It's easy to say "Loras isn't a gay stereotype" but... where is your evidence? All I see in the show is a character who can barely hold a conversation with a girl, knows about (women's) fashion, jumps into bed with the first gay guy he meets, etc. Those are all (negative and incorrect) gay stereotypes.

Martin presents him as something of a stereotype, though. Renly is described as the "weak steel". Loras isn't a bruiser, or even of average build or strength. He's slender, quick, long golden hair, beautiful...a gay stereotype. He rides a mare rather than a stallion. He's known as the Knight of Flowers and a member of the "Rainbow Guard". He's not portrayed as just an average knight who happens to be gay.

Each scene with the Blackfish and Edmure has shown him being rude, abrupt and/or violent. That makes him a thug.

Again, this is another place where views can differ. To me at least, a "thug" is someone who is dim-witted, and capable of nothing other than physical brutality. I don't think that's been established.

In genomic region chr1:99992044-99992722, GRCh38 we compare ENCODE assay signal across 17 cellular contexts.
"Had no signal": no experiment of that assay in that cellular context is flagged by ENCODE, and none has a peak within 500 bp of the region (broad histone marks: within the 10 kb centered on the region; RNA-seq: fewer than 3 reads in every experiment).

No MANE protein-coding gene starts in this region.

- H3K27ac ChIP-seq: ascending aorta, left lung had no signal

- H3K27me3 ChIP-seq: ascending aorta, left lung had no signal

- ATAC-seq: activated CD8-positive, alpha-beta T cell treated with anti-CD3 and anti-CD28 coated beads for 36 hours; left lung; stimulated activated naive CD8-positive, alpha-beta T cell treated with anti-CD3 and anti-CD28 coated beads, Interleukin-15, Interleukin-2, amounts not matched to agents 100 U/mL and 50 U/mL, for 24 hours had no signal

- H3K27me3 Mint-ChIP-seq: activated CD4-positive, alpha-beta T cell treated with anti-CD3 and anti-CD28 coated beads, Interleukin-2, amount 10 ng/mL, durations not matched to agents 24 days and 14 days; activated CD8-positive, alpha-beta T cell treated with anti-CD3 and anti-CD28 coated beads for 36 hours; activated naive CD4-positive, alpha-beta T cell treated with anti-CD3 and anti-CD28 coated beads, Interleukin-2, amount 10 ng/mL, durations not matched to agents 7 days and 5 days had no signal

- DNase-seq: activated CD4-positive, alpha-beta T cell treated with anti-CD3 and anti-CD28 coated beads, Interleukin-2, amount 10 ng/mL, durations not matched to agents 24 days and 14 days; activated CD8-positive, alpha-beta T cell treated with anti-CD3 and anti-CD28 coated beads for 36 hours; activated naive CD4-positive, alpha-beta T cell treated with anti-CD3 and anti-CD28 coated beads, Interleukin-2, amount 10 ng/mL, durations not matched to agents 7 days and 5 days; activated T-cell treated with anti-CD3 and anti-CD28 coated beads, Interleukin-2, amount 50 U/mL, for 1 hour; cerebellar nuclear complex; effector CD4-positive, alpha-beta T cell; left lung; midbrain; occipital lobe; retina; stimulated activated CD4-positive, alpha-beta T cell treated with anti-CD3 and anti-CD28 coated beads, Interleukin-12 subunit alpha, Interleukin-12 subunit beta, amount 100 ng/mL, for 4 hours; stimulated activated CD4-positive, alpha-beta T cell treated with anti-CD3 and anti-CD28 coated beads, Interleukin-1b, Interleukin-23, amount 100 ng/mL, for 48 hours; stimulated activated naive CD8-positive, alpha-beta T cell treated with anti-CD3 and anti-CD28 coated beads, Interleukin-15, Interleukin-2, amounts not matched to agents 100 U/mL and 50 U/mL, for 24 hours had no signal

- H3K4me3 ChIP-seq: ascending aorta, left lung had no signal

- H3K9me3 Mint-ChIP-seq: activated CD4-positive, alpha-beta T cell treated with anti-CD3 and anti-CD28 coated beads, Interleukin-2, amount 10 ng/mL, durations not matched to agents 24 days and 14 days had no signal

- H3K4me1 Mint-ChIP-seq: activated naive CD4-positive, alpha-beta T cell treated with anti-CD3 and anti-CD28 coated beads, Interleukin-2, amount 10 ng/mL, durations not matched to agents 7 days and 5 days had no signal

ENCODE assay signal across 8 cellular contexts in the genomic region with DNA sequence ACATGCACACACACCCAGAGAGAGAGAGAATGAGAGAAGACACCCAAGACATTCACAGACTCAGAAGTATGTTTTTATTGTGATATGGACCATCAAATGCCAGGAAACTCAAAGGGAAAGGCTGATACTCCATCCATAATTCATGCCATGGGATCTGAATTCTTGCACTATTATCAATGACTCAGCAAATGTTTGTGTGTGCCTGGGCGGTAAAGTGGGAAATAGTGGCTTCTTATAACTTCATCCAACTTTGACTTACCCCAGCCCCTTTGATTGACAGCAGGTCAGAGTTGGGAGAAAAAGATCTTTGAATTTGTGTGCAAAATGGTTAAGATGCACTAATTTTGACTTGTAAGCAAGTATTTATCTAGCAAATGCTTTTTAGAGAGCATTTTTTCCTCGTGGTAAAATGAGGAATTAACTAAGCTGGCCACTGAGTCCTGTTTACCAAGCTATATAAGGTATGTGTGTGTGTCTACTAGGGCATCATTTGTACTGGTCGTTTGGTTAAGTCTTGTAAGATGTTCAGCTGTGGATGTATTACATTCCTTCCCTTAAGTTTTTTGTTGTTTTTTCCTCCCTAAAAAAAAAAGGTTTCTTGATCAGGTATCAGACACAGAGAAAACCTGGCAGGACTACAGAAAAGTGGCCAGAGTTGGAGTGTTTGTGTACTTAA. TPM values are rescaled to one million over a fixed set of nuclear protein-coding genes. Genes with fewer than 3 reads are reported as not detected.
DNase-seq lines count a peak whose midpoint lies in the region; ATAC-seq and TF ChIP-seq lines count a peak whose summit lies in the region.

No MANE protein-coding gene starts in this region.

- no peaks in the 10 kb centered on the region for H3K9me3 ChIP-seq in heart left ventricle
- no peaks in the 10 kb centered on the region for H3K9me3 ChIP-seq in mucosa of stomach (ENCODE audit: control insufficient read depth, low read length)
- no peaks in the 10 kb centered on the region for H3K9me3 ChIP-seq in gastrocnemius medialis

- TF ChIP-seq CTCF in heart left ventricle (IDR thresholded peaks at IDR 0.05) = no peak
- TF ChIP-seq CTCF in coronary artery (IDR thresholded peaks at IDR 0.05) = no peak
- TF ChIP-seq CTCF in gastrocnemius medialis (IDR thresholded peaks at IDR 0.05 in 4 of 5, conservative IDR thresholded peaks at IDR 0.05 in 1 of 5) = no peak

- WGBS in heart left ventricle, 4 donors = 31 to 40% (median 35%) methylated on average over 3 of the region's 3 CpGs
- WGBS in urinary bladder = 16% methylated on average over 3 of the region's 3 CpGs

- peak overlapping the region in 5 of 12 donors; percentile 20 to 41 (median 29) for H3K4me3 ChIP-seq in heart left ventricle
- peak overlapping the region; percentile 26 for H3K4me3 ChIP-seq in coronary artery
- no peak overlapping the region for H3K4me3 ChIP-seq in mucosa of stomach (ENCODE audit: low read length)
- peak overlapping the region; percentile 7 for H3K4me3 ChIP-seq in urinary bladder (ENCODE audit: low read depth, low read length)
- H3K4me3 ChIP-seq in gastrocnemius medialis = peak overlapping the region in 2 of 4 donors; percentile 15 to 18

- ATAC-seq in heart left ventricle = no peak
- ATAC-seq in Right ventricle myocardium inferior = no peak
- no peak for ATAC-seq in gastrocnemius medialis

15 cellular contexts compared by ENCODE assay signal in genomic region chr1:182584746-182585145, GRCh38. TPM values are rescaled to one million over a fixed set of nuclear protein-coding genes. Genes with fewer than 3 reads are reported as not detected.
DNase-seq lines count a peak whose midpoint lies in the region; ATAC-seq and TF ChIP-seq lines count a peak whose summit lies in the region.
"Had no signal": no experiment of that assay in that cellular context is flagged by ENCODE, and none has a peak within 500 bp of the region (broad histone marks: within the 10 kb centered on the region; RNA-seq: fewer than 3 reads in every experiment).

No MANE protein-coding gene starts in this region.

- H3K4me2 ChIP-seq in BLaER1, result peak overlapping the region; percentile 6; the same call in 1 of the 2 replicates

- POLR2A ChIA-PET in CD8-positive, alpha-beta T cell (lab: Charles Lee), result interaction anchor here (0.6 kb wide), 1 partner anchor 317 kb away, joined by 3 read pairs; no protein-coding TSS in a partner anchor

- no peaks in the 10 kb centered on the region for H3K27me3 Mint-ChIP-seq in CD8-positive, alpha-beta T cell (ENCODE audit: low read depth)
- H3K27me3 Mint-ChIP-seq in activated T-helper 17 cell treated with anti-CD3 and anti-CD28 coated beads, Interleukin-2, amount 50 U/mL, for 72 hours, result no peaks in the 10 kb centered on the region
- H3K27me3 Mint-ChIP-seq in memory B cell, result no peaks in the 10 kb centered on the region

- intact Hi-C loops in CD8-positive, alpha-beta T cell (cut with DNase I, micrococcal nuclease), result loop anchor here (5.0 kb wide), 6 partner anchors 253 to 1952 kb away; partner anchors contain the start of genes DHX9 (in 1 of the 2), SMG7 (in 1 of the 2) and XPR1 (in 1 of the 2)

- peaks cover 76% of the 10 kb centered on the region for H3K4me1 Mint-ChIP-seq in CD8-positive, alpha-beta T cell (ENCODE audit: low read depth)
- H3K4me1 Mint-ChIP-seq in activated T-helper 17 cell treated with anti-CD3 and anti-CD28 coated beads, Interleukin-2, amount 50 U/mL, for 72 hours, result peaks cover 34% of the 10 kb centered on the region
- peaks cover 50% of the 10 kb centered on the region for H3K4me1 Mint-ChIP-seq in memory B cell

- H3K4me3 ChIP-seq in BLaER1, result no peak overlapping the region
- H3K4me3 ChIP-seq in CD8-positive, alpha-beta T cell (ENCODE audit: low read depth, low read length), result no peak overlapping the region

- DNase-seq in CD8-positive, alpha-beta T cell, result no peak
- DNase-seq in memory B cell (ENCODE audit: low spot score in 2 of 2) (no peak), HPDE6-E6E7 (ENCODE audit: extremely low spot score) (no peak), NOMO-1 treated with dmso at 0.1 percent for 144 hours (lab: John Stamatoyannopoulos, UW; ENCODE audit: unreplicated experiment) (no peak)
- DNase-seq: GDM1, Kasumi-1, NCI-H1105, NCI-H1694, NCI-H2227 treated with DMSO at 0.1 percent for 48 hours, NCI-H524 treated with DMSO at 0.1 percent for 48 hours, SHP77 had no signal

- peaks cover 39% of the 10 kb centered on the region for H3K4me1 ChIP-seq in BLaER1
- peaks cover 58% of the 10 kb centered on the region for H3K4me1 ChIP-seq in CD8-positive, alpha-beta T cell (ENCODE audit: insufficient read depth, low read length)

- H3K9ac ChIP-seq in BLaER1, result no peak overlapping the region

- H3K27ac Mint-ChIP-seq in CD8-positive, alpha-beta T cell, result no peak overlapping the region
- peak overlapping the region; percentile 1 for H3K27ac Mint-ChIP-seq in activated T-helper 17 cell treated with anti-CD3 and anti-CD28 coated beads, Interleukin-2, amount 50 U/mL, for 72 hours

Share this post


Link to post
Share on other sites

Blackfish

Again, this is another place where views can differ. To me at least, a "thug" is someone who is dim-witted, and capable of nothing other than physical brutality. I don't think that's been established.

Quite.

I count three significant scenes with him so far (Funeral, Cat, Freys). Only in the last of these is he an out and out 'brute'. But given the character's book history, perhaps he knows the folly of not marrying when compelled (as now does Robb) and this is all being brought to bear?

It could, perhaps, have been handled with a bit more finesse from a writing point of view, but we need to see a fighting fish given what happens later in the books.